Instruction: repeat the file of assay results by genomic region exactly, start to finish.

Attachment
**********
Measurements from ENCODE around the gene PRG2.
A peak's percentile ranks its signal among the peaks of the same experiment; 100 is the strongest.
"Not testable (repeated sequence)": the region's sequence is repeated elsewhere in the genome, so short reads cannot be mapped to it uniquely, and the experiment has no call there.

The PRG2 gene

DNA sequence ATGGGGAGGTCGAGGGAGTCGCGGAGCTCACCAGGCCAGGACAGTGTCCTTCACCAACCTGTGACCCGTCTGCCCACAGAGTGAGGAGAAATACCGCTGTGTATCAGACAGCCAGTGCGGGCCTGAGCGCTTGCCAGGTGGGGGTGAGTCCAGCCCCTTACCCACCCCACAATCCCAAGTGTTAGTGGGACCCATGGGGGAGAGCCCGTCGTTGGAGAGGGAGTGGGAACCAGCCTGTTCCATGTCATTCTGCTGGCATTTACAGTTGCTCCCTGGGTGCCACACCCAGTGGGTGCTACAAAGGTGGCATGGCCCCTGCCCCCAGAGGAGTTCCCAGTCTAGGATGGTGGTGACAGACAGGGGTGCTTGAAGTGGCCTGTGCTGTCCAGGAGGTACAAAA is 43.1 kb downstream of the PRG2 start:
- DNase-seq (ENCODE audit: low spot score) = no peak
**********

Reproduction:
Measurements from ENCODE around the gene PRG2.
A peak's percentile ranks its signal among the peaks of the same experiment; 100 is the strongest.
"Not testable (repeated sequence)": the region's sequence is repeated elsewhere in the genome, so short reads cannot be mapped to it uniquely, and the experiment has no call there.

The PRG2 gene

DNA sequence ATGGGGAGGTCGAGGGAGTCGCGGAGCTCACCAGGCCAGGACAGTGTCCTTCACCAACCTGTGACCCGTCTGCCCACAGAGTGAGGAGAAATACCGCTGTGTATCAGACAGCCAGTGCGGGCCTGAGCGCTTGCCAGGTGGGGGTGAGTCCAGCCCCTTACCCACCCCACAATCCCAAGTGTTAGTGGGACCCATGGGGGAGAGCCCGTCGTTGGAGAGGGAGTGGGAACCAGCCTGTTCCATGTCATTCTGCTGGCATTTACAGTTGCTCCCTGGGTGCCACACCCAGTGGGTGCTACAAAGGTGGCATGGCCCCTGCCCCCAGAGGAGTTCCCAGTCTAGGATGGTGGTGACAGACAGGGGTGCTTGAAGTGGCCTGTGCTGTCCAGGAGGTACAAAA is 43.1 kb downstream of the PRG2 start:
- DNase-seq (ENCODE audit: low spot score) = no peak